SINGAPORE - A visitor to a military camp may be able to gain access in future just by having his face and mobile phone scanned.
On entering the camp, his movement will be tracked and suggested routes to his intended destination will be sent to his mobile phone.
These functions are possible with the development of the Smart Base Access project, which employs video analytics technology that allows facial recognition and uses cameras attached to various locations for monitoring.
This is one of the 22 projects being showcased at the Ministry of Defence (Mindef) / Singapore Armed Forces' (SAF) inaugural Digital Innovation Day, held at RSS Singapura - Changi Naval Base from Monday (May 14) to Tuesday.
Mr Heng Chee How, Senior Minister of State for Defence, who went to the exhibition on Tuesday, announced in a speech that the base has been designated a digital test bed for smart digital innovations for Mindef and SAF.
Started in October last year, it has already seen the testing of 10 projects in areas from training to finance and green buildings, he added.
In his speech, Mr Heng also said that digital technology presents an opportunity for Mindef and the SAF to transform their operations, as well as how they train and engage people.
He noted that the SAF will have less manpower in future - by 2030, the pool of full-time national servicemen would have fallen by a third.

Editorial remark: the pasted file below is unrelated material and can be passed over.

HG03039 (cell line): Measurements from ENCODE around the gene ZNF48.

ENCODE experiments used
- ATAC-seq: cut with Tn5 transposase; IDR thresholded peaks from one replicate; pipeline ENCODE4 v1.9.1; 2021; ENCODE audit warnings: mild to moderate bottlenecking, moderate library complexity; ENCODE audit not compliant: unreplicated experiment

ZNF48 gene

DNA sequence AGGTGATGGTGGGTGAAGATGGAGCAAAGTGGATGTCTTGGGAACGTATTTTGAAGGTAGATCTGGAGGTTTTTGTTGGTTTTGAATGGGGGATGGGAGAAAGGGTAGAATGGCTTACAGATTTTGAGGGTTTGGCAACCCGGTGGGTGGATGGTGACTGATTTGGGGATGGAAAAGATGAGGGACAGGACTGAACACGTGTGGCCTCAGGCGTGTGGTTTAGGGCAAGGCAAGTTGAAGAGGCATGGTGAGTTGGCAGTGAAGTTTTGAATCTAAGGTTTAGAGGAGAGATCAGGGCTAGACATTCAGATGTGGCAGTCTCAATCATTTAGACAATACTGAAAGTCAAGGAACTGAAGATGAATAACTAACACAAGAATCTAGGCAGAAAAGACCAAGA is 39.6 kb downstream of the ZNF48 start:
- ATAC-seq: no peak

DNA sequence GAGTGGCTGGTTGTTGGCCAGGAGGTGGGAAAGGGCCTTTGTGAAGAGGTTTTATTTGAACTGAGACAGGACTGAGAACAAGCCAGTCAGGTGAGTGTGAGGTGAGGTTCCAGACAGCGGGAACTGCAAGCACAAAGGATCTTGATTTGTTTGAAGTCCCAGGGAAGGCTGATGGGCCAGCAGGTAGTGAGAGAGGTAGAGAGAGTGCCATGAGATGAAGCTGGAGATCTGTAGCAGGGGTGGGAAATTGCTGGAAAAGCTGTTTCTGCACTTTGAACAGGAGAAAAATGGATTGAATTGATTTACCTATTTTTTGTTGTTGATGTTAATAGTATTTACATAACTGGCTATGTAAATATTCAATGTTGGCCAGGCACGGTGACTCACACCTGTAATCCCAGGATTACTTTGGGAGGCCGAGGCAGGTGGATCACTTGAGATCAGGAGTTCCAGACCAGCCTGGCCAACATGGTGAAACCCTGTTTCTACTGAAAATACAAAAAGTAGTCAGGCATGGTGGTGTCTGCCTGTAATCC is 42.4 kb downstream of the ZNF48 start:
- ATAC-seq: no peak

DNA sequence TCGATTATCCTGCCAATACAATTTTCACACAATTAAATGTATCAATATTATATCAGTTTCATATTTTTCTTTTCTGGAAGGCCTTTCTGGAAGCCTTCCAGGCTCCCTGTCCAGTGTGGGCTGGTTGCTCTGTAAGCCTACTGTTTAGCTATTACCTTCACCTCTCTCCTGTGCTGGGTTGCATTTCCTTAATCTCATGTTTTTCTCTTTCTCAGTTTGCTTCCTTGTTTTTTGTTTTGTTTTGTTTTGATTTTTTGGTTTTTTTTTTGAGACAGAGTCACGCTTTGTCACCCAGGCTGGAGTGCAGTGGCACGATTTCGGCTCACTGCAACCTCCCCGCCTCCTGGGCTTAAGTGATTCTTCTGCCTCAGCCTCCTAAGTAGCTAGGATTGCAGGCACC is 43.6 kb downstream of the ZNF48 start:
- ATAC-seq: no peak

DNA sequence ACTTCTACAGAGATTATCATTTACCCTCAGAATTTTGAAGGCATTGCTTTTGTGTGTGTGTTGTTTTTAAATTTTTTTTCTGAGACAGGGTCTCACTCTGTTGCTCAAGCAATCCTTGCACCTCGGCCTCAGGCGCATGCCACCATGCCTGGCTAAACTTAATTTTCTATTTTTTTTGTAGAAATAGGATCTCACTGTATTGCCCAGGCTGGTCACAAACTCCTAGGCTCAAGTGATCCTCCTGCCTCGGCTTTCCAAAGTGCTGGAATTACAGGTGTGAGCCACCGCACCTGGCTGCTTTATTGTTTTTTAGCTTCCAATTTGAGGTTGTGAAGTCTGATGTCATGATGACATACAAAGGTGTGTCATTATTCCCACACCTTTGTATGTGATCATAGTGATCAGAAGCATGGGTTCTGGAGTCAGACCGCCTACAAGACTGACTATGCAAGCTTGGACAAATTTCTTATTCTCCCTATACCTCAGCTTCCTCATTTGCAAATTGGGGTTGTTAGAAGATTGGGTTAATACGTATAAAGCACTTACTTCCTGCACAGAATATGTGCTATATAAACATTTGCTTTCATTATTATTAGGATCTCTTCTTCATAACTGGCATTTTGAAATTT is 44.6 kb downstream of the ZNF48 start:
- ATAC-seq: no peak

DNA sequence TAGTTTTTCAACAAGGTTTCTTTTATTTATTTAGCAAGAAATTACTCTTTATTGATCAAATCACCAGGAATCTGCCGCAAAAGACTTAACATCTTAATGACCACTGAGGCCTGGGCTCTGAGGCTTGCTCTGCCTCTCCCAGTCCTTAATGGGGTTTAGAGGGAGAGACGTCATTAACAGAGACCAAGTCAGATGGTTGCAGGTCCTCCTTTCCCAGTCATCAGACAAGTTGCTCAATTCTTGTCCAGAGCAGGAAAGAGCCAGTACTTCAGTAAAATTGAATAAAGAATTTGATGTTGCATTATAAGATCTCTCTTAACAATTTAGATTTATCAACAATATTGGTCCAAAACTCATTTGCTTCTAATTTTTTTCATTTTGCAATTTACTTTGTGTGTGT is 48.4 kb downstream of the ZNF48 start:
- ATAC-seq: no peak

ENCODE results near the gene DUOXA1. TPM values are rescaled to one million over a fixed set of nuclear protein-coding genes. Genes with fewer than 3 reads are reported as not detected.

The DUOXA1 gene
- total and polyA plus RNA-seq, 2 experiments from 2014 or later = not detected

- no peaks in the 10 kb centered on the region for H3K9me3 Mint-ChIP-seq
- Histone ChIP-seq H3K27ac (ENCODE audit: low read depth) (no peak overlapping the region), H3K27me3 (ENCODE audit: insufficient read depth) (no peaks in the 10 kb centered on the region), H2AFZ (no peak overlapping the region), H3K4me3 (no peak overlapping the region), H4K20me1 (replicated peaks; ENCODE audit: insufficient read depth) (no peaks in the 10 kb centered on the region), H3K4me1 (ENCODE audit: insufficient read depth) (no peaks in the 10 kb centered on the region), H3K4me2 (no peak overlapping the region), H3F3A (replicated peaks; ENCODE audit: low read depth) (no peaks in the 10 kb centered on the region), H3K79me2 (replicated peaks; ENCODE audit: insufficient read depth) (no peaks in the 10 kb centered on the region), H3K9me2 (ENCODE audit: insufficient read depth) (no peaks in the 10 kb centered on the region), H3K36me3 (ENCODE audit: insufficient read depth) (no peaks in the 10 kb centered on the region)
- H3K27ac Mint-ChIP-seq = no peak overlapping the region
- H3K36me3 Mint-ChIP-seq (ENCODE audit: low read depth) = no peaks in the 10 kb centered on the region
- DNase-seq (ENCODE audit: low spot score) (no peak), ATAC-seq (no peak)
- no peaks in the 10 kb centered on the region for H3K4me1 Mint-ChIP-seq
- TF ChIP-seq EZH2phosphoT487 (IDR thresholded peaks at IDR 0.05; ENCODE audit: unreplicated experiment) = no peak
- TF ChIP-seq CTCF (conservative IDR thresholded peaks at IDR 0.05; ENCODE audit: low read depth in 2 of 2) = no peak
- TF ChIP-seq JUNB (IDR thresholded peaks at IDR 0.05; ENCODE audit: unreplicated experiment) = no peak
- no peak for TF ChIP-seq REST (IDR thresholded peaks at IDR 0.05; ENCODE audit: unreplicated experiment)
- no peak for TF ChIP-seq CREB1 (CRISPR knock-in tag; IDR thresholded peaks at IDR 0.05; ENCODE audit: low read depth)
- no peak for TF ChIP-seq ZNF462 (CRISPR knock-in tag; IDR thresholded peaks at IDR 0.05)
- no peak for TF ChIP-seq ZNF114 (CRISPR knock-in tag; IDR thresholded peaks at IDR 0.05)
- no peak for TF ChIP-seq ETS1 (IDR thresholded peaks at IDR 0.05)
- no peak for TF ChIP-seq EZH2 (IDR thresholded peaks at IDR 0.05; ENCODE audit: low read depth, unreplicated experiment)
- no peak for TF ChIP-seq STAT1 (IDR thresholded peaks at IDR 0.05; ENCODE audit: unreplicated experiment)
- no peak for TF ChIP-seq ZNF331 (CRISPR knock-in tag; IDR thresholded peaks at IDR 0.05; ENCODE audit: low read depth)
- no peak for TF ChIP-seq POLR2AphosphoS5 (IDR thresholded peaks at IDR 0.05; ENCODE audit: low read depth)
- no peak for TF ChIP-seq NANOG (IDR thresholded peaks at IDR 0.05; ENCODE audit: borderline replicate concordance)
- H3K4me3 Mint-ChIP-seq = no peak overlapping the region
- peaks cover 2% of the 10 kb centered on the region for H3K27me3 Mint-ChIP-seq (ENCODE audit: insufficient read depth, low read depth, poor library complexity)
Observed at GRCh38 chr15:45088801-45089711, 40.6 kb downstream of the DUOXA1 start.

Mr Heng said it is thus imperative to make full use of digital technologies to become more effective in operations.
The Smart Base Access project, for instance, will bring about manpower savings.
Based on data from trials, implementation of the project across camps can lead to a 60 per cent to 80 per cent reduction in the manpower needed for surveillance - from 25 men to five, said Military Expert 6 Joses Yau.
This frees up manpower for higher-value operational tasks, he added.
Another technology being developed is the Battlefield Instrumentation Data Analytics Tool, a Mindef project started in late 2013 that allows commanders to track and replay the events of a training exercise.
Major David Choi said this tool allows commanders to conduct more comprehensive reviews during and after their exercise, as well as enhance a unit's learning.
One fun technology showcased at the exhibition is the Warriors of the Seas gaming application, developed in collaboration with Lionfish Studios.
Captain Lee Guo Ping, the project team lead, said that users of the app will be able to learn the principles of navy warfare while waging a virtual battle.
He added that this gaming app has realistic features and allows soldiers, who usually belong to a specialised cluster in a ship, to understand the roles of other ship personnel.
Capt Lee also hopes that this application will better engage millennials, who are used to playing games on their mobile phones and help them to develop operational intelligence.
It is a joy, he said, when "people are able to learn things that we intended them to learn without us telling them".